Red box with hands sculpted into the sides that appear to be gripping it. The box is outside on a wooden table.

Materials: Wooden box, papier-mache, acrylic paint, sealer spray.

I made this while in the middle of a long mask project. I wanted a change of pace, and also wanted a way to use up some extra papier-mache that I would otherwise have thrown out. This was back when I used a lot of store-bought papier-mache that I’d hydrate fresh every time I needed some. Usually I’d end up with a bit extra at the end of that day’s application.

I thought it would be cool to have a box with hands wrapped around it. I think I got the idea by picking up one of those wooden boxes you can get at an art-supply store for a few bucks and holding it like the hands in the finished piece.

The hardest part of the project was building the sculpture around the box and the lid, and trying to make it look fairly seamless when the box is closed, but still be able to open and close without obstructing the function of anything. I did this by applying wet material to both sides and then closing the lid with some aluminum foil in between. Once things dried I ground it and added refinements, and kept repeating this process until it looked about how I wanted.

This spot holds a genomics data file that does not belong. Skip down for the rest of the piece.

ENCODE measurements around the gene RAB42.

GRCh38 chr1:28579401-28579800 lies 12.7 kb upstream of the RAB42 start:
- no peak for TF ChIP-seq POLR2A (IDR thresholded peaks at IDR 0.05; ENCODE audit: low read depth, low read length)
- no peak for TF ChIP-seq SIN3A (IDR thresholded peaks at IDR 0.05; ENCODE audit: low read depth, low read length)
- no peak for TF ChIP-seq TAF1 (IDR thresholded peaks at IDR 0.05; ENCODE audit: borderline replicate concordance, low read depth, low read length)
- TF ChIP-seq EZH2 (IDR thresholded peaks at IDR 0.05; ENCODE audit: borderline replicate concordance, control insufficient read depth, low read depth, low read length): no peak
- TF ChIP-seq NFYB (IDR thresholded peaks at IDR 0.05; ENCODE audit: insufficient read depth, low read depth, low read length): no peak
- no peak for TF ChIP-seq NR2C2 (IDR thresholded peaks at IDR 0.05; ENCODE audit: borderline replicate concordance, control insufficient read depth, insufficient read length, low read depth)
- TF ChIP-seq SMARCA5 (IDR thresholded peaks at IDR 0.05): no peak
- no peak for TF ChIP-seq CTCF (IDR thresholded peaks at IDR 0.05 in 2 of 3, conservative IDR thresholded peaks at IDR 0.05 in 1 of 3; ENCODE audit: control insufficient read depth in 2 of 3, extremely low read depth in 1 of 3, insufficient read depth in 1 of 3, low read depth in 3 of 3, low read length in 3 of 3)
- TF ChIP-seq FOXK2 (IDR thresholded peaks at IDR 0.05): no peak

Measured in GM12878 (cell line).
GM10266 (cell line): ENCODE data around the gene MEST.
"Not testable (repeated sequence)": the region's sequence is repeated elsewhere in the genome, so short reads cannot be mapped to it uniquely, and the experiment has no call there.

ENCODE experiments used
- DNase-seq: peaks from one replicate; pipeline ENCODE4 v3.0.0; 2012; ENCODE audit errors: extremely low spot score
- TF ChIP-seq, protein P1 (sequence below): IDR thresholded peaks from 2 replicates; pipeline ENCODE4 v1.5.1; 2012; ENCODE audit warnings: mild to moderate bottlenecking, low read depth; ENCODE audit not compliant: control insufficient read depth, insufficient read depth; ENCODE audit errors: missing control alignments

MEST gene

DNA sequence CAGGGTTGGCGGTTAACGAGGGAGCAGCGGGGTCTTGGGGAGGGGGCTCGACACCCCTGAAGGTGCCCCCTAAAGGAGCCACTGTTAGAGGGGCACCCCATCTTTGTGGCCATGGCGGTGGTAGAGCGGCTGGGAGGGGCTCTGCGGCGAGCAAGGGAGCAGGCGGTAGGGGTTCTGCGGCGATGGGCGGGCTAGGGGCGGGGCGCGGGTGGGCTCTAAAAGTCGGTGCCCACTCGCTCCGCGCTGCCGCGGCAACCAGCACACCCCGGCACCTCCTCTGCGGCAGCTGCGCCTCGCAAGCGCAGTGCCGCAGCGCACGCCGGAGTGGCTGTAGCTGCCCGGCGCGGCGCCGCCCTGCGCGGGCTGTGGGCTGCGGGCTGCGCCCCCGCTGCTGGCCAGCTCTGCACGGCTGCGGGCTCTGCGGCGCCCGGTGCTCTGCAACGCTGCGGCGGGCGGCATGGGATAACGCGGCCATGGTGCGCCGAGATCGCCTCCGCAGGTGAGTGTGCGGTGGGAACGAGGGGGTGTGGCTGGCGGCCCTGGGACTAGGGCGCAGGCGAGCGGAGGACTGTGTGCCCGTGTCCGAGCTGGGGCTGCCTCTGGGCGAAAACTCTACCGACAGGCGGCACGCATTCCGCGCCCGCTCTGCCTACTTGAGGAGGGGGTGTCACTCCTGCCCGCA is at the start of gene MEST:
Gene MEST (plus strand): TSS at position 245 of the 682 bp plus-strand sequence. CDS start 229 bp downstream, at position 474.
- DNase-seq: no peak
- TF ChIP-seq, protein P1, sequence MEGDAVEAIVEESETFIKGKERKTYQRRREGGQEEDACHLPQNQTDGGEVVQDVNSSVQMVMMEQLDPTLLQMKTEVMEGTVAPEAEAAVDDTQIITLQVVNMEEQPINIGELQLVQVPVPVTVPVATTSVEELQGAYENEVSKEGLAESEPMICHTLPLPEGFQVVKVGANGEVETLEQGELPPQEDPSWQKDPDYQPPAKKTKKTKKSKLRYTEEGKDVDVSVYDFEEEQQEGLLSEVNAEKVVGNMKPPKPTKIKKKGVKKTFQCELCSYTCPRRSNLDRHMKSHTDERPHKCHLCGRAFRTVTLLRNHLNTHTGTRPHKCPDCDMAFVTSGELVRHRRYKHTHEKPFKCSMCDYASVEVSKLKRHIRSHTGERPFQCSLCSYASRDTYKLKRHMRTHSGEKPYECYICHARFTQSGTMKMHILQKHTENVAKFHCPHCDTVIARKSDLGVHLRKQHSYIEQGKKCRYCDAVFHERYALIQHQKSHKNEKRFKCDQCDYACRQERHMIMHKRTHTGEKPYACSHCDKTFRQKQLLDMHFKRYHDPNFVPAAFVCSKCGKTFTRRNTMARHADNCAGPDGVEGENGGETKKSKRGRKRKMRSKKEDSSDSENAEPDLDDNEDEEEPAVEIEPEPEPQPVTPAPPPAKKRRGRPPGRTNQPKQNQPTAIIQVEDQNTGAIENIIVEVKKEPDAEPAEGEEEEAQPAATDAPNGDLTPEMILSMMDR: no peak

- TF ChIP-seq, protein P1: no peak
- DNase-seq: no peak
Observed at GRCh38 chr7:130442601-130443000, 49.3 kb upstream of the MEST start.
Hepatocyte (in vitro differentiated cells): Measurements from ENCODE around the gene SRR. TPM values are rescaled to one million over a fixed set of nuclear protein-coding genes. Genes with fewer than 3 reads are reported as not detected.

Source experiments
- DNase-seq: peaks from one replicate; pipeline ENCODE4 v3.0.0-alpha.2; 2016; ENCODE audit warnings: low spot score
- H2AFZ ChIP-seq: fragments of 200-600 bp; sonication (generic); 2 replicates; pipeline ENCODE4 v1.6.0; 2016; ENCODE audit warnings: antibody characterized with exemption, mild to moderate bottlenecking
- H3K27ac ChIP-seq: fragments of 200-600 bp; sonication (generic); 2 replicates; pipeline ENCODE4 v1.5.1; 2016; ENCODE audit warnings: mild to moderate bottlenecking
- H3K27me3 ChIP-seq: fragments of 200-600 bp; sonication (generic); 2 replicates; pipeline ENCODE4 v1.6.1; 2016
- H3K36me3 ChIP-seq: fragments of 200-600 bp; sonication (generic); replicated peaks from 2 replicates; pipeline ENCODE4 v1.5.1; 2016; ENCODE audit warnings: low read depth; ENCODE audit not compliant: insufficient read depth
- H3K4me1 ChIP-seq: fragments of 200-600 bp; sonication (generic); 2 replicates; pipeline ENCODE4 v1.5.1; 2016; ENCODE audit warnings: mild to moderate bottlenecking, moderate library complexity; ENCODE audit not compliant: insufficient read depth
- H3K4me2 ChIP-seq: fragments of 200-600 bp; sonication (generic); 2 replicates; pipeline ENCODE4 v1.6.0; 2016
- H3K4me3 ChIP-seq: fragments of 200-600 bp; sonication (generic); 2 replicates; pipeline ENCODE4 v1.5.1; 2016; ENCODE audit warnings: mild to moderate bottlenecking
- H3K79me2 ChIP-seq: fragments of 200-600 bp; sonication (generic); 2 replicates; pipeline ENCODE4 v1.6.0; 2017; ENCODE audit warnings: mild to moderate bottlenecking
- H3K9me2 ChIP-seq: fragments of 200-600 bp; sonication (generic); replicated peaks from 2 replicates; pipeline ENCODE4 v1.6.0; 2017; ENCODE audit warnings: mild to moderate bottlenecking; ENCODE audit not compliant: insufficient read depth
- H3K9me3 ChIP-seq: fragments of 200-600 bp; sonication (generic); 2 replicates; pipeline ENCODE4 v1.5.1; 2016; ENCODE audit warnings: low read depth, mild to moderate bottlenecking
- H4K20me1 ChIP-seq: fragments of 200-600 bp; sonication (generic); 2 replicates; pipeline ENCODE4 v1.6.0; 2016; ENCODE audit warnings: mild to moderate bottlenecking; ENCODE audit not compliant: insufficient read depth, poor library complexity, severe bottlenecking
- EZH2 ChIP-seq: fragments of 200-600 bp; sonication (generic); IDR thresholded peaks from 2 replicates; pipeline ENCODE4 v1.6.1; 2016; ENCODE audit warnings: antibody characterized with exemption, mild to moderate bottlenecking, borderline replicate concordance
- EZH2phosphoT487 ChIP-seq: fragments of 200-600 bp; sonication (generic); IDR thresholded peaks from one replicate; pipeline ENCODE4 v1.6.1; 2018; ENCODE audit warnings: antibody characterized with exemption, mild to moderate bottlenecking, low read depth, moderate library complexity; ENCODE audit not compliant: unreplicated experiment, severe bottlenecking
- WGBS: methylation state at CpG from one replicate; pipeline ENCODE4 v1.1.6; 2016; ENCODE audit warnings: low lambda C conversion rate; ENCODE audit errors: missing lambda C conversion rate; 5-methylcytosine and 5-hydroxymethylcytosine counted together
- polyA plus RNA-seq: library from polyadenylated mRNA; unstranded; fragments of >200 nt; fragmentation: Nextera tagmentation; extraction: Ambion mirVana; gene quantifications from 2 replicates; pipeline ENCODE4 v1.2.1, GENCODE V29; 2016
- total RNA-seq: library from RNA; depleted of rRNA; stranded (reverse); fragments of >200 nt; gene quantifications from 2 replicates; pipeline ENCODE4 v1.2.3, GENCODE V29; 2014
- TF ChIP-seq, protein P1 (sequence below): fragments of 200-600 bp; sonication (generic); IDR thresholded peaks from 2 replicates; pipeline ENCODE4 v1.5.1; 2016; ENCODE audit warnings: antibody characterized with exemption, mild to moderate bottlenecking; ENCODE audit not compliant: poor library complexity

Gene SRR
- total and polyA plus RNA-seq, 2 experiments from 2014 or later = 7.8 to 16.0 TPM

Front view of red hand box with the lid open. It's painted black inside.
Back of red box. There's a triangle in the middle of the back where the wrists of the sculpted hands converge.

The hands are the star of the box, but I knew I needed to figure out something for the back. I didn’t want the hands to just amorphously emerge from the back of the box. After some thinking on various designs I decided to go with the simple solution of wrists and a triangle shape to separate them. The wrists aren’t proportional. Yes, that bugs me a bit. But if they were proportional I think it would throw off the design.

Because of the weight distribution of the papier-mache, when the box is empty, and the lid is open, it stays upright but wants to roll over. If I were making this again I’d tweak the base of it to mitigate this, either by making it a different shape, or adding some weight.

It took a while to paint. I used a lot of thin layers of watery acrylic paint. This is one of the earlier projects I used this technique on so it took me a lot longer than it would were I do make it today. Finally I sprayed it with some gloss sealer.

Part of the fun here is that it’s still a functional box. Perfect for a striking accent piece on the coffee table, or a container for your magical objects.